No significant changes are in place regarding the exclusion of the rules for the de minimis issuances or other exceptions from the obligation to publish the prospectus. According to the current wording of the Prospectus Amendment, the Czech Republic does not use the opportunity to extend the exception from the obligation to publish a prospectus for issuances of a value up to EUR 8,000,000 for the last twelve consecutive months. Therefore, only the general exception, which exempts the issuances with a consideration of a value up to EUR 1,000,000 for the last twelve consecutive months from the applicability of the regulation, shall apply for the Czech issuances. The list of exceptions is, however, extended by issuances of securities that were admitted to trading on a regulated market. Issuers will definitely appreciate a possibility to combine the individual exceptions, which was not allowed by the current legislation.

Prospectuses shall be shorter, briefer and more understandable. This will undoubtedly make higher demands on issuers and agents of the issuances, who will have to translate the complicated, extensive and technical information on securities, issuer, risk factors and other necessary information to plain and understandable language. For example, the Prospectus Regulation significantly reduces the current concept of the prospectus summary. Under the regulation, it shall only contain key information necessary for investors to understand the nature and risks of the relevant issuance and to help them consider whether to invest in such securities or not.  

A possibility of filing “universal registration document” based on a voluntary registration mechanism is also an interesting change for frequent issuers. Every issuer, who decides to draw up this document every year and whose document is approved by the CNB for two consecutive financial years, shall be deemed to be a frequent issuer. Under stipulated conditions, the frequent issuer will be allowed to take advantage of the faster prospectus approval process, where the time limit for the relevant authority (CNB) to issue a decision is shortened to five working days. A frequent issuer shall be entitled to file another universal registration document to CNB without the necessity of a prior approval. However, they shall lose this advantage once they fail to file the universal registration document for one financial year.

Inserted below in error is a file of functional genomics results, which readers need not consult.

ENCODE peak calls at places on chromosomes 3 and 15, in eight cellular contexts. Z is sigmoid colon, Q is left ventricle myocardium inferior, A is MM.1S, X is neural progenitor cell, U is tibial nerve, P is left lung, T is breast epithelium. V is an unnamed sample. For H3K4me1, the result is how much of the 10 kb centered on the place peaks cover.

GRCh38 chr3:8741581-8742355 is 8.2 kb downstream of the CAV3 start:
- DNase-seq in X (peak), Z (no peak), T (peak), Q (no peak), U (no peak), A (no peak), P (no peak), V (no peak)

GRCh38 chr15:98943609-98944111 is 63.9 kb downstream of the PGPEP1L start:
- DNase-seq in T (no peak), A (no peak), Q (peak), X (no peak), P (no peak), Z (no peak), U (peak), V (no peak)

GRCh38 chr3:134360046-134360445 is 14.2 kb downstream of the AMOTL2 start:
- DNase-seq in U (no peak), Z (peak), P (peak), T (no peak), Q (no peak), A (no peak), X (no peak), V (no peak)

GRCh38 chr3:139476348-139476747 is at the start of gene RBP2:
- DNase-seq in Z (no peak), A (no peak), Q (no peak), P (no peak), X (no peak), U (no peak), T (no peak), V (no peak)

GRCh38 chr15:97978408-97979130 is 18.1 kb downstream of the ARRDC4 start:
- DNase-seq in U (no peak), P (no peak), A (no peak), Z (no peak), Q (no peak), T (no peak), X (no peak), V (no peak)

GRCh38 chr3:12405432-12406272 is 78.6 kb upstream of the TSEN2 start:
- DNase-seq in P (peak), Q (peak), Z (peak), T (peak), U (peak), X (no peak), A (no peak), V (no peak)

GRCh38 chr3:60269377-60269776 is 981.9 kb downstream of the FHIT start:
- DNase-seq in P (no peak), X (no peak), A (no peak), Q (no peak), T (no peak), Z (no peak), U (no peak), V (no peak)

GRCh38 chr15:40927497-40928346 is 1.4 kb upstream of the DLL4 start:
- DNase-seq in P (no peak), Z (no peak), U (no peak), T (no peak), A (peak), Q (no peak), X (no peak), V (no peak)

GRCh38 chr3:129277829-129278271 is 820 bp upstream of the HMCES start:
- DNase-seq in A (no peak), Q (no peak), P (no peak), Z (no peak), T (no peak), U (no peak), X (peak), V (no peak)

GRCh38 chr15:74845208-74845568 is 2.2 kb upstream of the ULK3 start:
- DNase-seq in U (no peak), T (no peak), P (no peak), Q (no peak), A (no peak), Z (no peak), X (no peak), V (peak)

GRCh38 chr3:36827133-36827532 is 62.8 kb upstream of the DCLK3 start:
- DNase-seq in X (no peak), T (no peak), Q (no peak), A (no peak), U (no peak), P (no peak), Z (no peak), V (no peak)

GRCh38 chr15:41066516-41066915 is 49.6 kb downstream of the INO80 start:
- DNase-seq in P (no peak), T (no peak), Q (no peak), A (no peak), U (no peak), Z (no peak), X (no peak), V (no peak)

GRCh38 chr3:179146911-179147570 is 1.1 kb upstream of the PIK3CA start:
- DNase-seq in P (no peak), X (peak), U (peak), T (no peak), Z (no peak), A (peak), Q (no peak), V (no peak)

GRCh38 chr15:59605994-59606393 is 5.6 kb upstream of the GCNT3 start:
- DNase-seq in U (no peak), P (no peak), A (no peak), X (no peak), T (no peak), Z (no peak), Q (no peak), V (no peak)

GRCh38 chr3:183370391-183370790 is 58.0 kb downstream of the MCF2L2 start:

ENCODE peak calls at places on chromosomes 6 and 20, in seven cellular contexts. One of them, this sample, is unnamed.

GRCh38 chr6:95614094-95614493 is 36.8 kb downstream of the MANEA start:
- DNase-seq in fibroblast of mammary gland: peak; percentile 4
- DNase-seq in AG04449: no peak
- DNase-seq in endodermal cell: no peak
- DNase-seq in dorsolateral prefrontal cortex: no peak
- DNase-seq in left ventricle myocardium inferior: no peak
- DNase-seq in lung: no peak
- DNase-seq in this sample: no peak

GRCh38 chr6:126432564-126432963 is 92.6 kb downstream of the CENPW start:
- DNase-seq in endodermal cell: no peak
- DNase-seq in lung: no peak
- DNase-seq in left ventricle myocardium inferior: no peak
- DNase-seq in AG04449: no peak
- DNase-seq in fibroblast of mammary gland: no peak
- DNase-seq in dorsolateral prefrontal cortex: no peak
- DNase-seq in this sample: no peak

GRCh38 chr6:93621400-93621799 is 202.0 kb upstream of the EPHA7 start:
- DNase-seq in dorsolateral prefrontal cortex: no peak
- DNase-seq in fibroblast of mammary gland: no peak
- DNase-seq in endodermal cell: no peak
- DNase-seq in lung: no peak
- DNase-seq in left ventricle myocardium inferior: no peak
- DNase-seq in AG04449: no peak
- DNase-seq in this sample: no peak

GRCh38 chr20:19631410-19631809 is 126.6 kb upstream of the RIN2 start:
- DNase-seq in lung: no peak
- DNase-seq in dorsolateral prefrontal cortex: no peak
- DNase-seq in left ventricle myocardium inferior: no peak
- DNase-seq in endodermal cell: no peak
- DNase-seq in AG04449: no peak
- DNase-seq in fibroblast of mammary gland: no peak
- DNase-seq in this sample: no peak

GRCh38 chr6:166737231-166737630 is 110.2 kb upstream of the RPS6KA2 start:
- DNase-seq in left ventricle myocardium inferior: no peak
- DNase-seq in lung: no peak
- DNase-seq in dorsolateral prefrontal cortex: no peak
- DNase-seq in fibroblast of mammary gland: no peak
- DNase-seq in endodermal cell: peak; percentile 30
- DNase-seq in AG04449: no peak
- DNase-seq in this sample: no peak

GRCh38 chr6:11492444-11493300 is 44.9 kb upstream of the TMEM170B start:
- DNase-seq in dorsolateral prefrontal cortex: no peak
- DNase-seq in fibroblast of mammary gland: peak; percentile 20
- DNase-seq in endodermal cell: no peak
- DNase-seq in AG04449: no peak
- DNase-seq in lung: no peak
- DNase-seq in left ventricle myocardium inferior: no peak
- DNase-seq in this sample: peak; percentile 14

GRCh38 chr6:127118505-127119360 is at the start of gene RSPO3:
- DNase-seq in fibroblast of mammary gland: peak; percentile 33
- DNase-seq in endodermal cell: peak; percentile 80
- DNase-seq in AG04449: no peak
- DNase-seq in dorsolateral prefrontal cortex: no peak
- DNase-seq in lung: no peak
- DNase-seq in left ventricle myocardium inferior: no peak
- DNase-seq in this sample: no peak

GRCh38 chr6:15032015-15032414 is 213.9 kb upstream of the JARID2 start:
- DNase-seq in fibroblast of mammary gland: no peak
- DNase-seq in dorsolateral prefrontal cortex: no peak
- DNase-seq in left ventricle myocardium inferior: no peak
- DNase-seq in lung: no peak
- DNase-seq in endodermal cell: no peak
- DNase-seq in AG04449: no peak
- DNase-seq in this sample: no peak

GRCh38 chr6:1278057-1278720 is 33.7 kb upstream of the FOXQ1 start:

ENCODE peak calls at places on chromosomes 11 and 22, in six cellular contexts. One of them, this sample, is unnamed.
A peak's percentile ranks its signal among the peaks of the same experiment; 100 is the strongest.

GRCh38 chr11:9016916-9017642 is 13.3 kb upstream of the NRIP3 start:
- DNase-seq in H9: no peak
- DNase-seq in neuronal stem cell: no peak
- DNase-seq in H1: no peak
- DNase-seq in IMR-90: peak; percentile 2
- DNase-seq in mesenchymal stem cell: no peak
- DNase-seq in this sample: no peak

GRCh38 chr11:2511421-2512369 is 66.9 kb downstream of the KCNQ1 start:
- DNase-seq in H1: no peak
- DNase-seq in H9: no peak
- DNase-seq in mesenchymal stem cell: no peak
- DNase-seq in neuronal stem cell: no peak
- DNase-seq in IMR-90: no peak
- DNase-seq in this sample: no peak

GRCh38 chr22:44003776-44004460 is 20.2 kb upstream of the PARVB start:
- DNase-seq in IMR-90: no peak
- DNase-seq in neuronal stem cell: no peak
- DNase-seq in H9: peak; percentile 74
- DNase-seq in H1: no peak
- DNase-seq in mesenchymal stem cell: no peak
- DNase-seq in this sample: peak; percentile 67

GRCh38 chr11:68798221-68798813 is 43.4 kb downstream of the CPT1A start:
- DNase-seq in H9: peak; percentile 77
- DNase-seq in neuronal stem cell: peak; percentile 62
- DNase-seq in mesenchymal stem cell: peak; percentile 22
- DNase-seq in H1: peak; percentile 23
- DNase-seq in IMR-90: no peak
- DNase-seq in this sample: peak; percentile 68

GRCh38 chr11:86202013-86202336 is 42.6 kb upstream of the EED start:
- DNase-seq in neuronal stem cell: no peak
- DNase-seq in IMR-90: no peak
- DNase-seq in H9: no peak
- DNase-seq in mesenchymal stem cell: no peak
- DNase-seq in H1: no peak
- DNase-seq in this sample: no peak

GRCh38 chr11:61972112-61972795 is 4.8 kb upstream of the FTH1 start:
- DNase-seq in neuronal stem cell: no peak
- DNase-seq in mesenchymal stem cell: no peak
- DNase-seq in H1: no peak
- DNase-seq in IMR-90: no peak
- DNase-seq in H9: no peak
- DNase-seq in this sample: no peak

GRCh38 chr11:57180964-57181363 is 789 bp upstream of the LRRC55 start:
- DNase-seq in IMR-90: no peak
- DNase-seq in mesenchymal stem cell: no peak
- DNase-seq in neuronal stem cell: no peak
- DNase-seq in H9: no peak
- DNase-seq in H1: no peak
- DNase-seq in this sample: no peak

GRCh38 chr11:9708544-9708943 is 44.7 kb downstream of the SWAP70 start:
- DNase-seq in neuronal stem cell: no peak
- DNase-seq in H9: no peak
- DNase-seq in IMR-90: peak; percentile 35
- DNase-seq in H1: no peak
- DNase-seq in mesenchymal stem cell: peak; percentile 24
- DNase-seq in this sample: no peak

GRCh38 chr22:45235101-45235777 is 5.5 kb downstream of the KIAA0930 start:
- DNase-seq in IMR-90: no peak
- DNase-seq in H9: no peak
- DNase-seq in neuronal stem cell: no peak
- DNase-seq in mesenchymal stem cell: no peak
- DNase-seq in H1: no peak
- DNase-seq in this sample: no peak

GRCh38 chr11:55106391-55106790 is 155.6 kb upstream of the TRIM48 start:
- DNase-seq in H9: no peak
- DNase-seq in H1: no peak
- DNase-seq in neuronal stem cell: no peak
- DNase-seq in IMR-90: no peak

The Prospectus Regulation brings an opportunity to draw up significantly simpler form of prospectus, so called EU Growth Prospectus, for small and middle-sized enterprises, whose securities will not be admitted to trading on a regulated market. In order to minimalize administrative burden and costs of smaller issuers during their access to the capital market and therefore to support the alternative sources of financing, this type of prospectus shall be as simple as possible and easy to fill (in standardized format) and in general less demanding than a standard prospectus.